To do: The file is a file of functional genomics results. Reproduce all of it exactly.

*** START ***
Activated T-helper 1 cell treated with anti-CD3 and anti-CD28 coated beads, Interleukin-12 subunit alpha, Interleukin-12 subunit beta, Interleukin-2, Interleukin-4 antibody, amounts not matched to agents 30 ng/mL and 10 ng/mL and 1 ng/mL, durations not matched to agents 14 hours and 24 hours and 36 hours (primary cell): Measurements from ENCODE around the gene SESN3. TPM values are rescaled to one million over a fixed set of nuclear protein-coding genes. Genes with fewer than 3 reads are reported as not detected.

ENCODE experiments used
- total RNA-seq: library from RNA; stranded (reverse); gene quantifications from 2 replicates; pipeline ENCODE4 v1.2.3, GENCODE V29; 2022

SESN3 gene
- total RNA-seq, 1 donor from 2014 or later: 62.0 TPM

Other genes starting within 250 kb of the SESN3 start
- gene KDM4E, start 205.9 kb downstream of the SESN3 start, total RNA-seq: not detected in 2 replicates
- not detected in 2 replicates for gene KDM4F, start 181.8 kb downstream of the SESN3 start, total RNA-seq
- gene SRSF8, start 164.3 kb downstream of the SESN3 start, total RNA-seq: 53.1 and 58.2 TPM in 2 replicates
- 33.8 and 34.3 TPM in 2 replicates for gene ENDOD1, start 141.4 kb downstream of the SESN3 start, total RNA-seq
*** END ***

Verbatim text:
Activated T-helper 1 cell treated with anti-CD3 and anti-CD28 coated beads, Interleukin-12 subunit alpha, Interleukin-12 subunit beta, Interleukin-2, Interleukin-4 antibody, amounts not matched to agents 30 ng/mL and 10 ng/mL and 1 ng/mL, durations not matched to agents 14 hours and 24 hours and 36 hours (primary cell): Measurements from ENCODE around the gene SESN3. TPM values are rescaled to one million over a fixed set of nuclear protein-coding genes. Genes with fewer than 3 reads are reported as not detected.

ENCODE experiments used
- total RNA-seq: library from RNA; stranded (reverse); gene quantifications from 2 replicates; pipeline ENCODE4 v1.2.3, GENCODE V29; 2022

SESN3 gene
- total RNA-seq, 1 donor from 2014 or later: 62.0 TPM

Other genes starting within 250 kb of the SESN3 start
- gene KDM4E, start 205.9 kb downstream of the SESN3 start, total RNA-seq: not detected in 2 replicates
- not detected in 2 replicates for gene KDM4F, start 181.8 kb downstream of the SESN3 start, total RNA-seq
- gene SRSF8, start 164.3 kb downstream of the SESN3 start, total RNA-seq: 53.1 and 58.2 TPM in 2 replicates
- 33.8 and 34.3 TPM in 2 replicates for gene ENDOD1, start 141.4 kb downstream of the SESN3 start, total RNA-seq